*NORTH AMERICAN (Check to ensure predatory insects can be introduced in the UK)
There is a pretty good research article from Cornell University. It does not specifically list pesticides that you could place around the base, however, there may be a few other options that you will find suitable.
Such as inducing a predator insect to attack the beetle:
Encourage beneficial insects. Several generalist predators feed on viburnum leaf beetle larvae including lady beetle adults and larvae, lacewing larvae and spined soldier bugs nymphs. The lady beetle adults and spined soldier bug adults also eat adult viburnum leaf beetles. Encourage these and other beneficial insects by avoiding broad-spectrum insecticides and maintaining diverse species of plants for beneficial insect habitat near viburnums. Initial investigations by Cornell researchers on these biological control options also indicate that augmenting natural populations of these predators may dramatically limit viburnum leaf beetle damage. Researcher continues in this area, check back later for more information.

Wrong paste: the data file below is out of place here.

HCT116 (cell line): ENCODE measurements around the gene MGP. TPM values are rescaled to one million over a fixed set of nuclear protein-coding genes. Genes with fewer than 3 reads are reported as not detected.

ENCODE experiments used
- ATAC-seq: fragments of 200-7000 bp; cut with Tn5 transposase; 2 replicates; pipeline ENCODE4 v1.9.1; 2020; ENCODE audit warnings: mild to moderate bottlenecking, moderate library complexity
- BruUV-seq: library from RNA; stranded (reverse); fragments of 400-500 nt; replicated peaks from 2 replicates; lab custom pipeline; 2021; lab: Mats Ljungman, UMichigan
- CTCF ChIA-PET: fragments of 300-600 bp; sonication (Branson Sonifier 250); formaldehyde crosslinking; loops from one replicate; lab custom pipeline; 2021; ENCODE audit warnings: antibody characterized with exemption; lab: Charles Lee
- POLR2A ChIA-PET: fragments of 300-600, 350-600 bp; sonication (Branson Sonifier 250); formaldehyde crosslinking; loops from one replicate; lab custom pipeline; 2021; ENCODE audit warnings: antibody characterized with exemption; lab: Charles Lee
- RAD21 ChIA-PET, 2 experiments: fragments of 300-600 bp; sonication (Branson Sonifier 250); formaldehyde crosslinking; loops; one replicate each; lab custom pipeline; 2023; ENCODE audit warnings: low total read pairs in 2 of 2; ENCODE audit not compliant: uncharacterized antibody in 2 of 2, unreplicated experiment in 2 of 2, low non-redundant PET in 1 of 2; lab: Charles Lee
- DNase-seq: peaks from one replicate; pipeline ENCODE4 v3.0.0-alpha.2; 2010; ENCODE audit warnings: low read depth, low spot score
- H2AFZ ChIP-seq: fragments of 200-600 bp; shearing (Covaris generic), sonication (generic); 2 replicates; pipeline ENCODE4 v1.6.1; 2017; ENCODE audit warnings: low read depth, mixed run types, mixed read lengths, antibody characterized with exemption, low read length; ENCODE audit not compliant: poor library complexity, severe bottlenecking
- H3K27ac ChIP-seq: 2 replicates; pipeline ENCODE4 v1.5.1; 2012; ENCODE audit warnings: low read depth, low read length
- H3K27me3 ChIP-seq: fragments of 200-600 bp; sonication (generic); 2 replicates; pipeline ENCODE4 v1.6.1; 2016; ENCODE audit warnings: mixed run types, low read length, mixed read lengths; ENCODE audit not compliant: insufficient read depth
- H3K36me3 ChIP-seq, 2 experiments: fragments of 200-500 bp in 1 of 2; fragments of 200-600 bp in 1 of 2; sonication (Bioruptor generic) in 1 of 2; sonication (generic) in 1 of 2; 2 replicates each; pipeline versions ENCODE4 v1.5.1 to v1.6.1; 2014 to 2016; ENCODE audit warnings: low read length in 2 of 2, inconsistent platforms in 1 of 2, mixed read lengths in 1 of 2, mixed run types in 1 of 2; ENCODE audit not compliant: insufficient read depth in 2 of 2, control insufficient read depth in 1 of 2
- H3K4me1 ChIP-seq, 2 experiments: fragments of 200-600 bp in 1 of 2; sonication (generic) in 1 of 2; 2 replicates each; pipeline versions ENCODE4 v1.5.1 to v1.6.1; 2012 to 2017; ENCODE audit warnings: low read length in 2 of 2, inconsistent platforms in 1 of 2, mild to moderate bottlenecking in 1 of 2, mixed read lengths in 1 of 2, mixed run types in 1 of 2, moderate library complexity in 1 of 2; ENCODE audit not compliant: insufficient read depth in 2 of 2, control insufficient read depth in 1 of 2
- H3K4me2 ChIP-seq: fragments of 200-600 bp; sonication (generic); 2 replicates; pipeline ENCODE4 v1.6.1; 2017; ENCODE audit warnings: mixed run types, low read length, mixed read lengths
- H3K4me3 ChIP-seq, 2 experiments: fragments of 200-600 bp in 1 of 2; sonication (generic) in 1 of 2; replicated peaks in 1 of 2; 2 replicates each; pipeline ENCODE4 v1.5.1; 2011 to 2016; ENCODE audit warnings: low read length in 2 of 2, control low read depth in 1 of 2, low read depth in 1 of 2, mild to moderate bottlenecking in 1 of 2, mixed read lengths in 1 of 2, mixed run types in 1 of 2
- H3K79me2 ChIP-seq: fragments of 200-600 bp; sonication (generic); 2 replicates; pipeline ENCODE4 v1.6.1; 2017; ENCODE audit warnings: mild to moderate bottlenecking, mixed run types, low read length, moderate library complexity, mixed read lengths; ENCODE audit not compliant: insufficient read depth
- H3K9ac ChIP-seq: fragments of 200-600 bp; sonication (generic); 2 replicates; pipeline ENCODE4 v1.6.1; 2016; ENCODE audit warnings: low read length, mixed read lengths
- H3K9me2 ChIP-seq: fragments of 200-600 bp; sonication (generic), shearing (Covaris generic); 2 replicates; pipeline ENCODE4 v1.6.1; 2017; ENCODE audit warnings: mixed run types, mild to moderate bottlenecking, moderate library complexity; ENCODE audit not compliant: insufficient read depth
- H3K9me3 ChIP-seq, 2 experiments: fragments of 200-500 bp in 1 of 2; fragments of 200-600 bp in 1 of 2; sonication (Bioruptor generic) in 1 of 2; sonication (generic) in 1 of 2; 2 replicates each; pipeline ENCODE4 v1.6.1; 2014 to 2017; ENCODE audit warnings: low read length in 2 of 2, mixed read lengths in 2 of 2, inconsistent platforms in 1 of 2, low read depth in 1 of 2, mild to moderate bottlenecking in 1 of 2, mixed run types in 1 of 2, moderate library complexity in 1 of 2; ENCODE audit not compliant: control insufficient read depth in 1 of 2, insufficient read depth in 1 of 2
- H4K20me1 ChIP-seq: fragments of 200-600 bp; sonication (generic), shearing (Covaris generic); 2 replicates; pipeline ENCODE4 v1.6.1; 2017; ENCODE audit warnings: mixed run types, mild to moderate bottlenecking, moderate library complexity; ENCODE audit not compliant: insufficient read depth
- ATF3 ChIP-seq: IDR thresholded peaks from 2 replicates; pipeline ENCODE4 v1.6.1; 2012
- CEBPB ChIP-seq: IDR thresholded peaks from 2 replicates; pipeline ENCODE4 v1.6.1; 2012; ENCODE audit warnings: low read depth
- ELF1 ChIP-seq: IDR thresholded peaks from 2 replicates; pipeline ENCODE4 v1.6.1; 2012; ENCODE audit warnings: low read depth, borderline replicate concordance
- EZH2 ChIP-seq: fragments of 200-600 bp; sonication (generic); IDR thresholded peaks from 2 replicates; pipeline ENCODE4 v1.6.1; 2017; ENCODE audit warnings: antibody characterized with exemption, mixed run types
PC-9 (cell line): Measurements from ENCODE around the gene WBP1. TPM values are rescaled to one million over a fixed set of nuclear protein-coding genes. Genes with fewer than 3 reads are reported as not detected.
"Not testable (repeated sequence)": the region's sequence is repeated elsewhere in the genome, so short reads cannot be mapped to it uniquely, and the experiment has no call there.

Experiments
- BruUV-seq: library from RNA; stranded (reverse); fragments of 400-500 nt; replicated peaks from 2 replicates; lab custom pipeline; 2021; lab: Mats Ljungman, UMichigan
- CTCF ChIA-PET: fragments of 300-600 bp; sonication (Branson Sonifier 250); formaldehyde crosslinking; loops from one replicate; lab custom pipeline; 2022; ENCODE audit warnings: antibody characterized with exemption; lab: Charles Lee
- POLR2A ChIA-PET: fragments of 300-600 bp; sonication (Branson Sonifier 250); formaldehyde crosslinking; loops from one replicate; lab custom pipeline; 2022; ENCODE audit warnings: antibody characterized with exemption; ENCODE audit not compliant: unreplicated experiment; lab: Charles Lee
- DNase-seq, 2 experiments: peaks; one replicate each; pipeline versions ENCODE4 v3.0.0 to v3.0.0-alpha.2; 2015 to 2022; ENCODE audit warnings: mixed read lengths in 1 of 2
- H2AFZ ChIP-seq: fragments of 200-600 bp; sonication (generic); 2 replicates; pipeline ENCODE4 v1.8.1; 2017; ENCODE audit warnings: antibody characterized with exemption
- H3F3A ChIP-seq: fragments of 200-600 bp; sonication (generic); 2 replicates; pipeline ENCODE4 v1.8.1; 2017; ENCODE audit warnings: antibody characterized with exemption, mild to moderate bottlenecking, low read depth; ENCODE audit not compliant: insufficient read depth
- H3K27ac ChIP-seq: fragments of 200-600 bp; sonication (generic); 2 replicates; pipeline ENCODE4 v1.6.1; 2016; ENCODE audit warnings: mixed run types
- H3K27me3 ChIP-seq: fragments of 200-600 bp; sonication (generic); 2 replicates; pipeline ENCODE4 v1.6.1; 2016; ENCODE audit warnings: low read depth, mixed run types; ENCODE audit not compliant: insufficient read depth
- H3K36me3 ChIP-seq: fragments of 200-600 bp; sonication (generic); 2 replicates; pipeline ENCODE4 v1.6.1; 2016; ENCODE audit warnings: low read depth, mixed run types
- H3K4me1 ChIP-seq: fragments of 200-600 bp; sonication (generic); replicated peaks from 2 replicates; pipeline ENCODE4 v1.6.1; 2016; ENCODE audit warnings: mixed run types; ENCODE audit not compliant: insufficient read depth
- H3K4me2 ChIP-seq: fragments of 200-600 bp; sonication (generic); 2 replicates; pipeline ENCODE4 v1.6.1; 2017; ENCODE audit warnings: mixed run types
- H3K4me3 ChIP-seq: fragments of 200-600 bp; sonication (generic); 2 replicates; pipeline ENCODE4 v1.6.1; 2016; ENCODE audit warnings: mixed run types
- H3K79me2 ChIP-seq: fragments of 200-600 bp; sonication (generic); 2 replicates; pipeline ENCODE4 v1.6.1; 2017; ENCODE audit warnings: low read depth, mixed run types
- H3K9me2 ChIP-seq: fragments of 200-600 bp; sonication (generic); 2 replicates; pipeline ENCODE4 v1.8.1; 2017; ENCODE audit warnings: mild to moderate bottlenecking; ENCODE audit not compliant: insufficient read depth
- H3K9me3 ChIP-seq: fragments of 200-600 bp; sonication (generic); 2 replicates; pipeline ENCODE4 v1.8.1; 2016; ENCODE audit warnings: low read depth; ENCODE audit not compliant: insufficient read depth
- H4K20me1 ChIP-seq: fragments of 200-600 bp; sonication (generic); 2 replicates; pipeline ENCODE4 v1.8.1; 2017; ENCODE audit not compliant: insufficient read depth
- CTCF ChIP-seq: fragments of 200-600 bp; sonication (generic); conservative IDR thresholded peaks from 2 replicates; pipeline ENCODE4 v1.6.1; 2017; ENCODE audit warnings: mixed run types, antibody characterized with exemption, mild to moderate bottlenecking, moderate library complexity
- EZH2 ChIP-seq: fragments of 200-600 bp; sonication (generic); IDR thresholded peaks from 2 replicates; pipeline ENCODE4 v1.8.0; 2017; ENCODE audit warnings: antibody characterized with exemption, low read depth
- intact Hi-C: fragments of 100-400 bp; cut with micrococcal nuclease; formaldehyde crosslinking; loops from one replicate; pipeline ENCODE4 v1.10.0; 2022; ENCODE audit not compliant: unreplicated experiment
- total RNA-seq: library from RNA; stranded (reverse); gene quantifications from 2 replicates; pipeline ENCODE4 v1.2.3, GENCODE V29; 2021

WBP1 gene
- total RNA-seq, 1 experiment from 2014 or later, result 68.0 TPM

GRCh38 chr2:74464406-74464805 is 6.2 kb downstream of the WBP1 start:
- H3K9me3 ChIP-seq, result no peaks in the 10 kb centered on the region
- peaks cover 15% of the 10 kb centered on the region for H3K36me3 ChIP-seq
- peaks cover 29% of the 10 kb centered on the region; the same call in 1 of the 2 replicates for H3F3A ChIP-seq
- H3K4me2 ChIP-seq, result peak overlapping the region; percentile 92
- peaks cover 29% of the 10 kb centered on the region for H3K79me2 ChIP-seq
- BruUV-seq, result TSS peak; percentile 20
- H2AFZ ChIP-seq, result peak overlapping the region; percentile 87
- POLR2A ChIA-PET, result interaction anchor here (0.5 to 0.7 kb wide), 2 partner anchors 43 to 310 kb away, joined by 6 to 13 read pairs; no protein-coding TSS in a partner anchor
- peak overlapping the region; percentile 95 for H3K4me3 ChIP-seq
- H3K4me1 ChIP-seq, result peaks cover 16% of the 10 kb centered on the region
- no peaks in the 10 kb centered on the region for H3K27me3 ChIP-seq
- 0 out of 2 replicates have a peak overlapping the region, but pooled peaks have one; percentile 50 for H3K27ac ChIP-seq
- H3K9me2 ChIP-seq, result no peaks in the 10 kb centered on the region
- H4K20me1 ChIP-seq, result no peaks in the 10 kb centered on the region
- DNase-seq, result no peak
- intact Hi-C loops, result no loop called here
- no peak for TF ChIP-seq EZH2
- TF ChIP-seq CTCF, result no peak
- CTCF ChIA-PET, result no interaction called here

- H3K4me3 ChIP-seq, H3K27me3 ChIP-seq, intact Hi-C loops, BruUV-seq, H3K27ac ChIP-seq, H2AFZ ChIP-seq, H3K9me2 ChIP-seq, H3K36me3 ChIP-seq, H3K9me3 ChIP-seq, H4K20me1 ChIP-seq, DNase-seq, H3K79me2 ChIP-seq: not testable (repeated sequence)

Prevent the larvae from maturing:
Foil larvae. Researchers recently learned that the larvae don't drop from the leaves to the soil to pupate. Instead, they crawl down the tree. While it hasn't yet been tested, it is likely that putting a sticky barrier such as Tanglefoot tree pest barrier around the base of the shrub could keep larvae from reaching the soil to pupate.
Given your situation the other options listed on the site may not be easy to accomplish. These solutions may take time, but in the long run should protect your tree.
(Information directly from link posted above)